The relevant story line is found in 2 Kings 18 and 19, 2 Chronicles 32:1-23, and Isaiah chapters 36 and 37. Hezekiah started out as one who sought to follow God, and to put away the foreign gods, abolishing the filthy practices involved in their worship ceremonies. In his sixth year, the Assyrians came and destroyed Samaria and the Norther tribes of Israel. Hezekiah had earlier refused to pay tribute to Assyria, so now Assyrian wrath came up Jerusalem. Hezekiah prepared his defenses, and ensured an adequate water supply for the people, then had to watch as the Assyrians destroyed much of what was left of Judah and surrounded Jerusalem.
In response, Hezekiah sought God in prayer, and God answered by destroying the Assyrian army besieging Jerusalem. During one night, an angel of the Lord came and killed 185, 000 Assyrian soldiers. The remainder of the army fled back to Assyria. God had answered Hezekiah's prayer, fulfilled the prophecy in Isaiah 31, and protected Jerusalem form the roaring lions that threatened it. God's love finds expression here. The time line moves from creation to Moses on a hilltop to Jerusalem during a brutal way to Jesus on a housetop in the same Jerusalem. The love of God is not constrained by time but moves through it.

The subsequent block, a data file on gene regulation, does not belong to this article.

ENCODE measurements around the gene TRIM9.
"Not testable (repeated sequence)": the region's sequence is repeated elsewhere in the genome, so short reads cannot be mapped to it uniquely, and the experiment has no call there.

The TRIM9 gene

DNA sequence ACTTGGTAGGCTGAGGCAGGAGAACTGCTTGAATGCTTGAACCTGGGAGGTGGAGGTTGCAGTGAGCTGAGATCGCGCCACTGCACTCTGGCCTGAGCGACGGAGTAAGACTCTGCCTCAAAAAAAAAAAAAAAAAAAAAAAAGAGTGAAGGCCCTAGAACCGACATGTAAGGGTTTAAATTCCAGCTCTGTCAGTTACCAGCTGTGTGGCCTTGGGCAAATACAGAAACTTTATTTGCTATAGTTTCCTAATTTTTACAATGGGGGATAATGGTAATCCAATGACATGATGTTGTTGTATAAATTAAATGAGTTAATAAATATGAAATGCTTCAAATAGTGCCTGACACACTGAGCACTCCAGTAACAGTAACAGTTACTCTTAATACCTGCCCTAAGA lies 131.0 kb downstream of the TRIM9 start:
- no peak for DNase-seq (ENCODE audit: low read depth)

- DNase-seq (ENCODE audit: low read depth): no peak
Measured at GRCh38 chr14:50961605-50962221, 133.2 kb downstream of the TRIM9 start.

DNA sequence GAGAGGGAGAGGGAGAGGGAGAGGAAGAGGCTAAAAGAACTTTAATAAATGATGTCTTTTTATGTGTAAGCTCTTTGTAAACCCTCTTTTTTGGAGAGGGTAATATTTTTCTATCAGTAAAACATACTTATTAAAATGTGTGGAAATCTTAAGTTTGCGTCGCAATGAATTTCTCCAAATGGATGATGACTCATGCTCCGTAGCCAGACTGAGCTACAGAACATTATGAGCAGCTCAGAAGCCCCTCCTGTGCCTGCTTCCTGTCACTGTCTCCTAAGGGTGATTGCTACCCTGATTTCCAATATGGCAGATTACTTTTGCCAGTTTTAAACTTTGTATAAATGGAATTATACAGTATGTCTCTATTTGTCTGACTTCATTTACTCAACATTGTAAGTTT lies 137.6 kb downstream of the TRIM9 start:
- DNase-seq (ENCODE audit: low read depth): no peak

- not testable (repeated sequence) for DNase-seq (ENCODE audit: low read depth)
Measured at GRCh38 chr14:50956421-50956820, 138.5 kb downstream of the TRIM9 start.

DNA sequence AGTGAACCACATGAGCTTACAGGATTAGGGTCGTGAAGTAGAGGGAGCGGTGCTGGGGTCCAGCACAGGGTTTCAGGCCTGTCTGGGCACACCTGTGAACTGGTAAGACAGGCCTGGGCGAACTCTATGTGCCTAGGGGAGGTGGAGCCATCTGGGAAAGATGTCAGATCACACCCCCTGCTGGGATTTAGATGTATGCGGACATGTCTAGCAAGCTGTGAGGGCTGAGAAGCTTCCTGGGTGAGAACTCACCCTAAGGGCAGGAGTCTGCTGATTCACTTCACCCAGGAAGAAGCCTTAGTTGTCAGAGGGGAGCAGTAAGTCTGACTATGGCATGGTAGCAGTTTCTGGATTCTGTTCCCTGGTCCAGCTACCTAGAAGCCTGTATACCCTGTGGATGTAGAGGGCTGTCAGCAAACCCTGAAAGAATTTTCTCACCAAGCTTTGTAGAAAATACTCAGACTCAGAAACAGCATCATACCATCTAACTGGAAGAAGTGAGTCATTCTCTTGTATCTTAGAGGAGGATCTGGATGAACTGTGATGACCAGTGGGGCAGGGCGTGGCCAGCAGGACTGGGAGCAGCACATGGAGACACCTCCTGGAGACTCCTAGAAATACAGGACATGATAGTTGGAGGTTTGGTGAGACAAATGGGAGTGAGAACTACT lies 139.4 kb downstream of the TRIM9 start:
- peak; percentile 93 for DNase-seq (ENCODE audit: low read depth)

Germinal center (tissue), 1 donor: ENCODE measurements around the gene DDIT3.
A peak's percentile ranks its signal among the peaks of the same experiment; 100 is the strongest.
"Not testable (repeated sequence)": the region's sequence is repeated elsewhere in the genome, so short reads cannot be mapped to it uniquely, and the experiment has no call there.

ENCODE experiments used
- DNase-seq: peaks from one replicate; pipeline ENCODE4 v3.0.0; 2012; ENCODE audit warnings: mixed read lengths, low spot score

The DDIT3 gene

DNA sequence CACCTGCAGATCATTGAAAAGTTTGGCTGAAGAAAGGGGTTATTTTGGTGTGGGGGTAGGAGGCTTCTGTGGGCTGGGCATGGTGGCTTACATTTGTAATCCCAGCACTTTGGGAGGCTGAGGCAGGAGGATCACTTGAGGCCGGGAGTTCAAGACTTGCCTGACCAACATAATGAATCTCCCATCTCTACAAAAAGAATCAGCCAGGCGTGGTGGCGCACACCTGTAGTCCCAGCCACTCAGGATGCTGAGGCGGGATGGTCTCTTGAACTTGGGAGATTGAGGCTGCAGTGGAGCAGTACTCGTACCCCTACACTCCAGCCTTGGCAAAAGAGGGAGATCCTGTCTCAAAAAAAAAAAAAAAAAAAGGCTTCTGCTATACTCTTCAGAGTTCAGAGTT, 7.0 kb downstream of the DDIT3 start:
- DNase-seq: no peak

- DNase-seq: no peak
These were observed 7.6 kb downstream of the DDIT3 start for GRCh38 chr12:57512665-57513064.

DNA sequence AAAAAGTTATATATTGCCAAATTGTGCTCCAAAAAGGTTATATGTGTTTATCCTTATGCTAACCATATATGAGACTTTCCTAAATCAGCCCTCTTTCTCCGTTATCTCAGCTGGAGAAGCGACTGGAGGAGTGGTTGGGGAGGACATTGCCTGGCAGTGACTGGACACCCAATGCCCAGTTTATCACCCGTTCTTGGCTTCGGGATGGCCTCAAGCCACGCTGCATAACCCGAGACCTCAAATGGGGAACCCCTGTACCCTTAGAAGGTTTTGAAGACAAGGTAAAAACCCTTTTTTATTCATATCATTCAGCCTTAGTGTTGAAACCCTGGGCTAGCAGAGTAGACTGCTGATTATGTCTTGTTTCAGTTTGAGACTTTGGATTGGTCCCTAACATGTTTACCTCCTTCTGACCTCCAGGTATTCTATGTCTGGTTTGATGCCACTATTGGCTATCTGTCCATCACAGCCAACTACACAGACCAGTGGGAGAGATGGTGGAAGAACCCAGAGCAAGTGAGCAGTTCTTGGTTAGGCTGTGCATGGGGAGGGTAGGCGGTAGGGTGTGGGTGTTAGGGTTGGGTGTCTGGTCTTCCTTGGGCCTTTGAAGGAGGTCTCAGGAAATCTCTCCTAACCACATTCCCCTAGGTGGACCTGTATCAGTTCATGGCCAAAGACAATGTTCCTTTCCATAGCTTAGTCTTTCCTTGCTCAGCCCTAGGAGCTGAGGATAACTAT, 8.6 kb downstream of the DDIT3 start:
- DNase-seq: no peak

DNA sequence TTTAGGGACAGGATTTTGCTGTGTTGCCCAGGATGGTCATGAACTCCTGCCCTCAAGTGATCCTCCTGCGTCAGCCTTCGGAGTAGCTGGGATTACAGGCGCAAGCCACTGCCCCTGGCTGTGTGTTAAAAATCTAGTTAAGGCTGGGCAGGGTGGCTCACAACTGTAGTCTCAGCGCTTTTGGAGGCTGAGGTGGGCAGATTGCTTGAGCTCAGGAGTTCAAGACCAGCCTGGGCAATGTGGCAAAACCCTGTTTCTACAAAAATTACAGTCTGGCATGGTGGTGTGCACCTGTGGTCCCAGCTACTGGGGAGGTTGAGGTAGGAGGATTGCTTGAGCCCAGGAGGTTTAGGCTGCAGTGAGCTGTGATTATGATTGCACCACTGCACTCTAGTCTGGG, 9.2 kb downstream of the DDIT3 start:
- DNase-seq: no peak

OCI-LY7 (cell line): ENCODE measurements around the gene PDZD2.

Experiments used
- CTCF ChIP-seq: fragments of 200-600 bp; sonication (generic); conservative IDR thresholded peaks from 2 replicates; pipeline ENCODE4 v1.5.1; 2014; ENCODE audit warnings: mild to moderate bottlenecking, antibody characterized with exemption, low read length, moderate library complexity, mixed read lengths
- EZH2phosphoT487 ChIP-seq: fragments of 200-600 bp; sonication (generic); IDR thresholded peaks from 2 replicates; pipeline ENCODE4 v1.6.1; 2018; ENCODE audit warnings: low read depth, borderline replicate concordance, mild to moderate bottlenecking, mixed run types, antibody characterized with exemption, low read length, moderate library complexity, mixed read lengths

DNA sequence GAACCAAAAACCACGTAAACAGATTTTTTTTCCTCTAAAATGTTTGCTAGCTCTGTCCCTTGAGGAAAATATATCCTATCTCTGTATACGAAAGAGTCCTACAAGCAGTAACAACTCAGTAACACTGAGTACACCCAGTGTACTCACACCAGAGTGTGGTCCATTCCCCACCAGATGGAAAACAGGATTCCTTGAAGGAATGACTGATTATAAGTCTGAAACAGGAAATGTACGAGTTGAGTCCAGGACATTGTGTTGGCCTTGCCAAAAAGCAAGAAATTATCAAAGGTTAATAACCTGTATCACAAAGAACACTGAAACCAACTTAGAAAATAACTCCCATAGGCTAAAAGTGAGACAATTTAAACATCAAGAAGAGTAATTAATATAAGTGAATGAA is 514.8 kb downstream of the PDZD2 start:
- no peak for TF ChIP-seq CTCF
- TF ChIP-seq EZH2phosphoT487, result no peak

There is also what I call a loop-back through to creation, and that is in Jesus Christ as John called Him, the Word who creates and fellowships with God. The Jesus on the housetop who spoke John 3:16 is the same one who spoke creation. He was there, hovering thoughtfully over the roaring waters of the dark deep. He put order into His plan, and sent love along as an expression of His power to fellowship with His creation. This was not a Pantheism, God contained in creation, but 'Theism' entering into creation from a point outside of what He created. The difference is illustrated on a cross planted in a hill outside Jerusalem.The empty tomb was the true doorway into the arms of a loving, patient Creator.